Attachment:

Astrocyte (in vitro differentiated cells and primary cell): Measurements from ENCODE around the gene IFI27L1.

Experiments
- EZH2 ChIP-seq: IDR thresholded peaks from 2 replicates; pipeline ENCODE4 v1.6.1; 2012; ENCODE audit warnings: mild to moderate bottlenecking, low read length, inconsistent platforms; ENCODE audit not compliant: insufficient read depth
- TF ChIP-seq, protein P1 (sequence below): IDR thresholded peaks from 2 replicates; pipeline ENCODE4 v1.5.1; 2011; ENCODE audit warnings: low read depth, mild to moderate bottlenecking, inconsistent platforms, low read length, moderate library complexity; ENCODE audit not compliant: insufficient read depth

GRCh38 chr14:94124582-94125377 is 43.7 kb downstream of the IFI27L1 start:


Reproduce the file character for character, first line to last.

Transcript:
Astrocyte (in vitro differentiated cells and primary cell): Measurements from ENCODE around the gene IFI27L1.

Experiments
- EZH2 ChIP-seq: IDR thresholded peaks from 2 replicates; pipeline ENCODE4 v1.6.1; 2012; ENCODE audit warnings: mild to moderate bottlenecking, low read length, inconsistent platforms; ENCODE audit not compliant: insufficient read depth
- TF ChIP-seq, protein P1 (sequence below): IDR thresholded peaks from 2 replicates; pipeline ENCODE4 v1.5.1; 2011; ENCODE audit warnings: low read depth, mild to moderate bottlenecking, inconsistent platforms, low read length, moderate library complexity; ENCODE audit not compliant: insufficient read depth

GRCh38 chr14:94124582-94125377 is 43.7 kb downstream of the IFI27L1 start: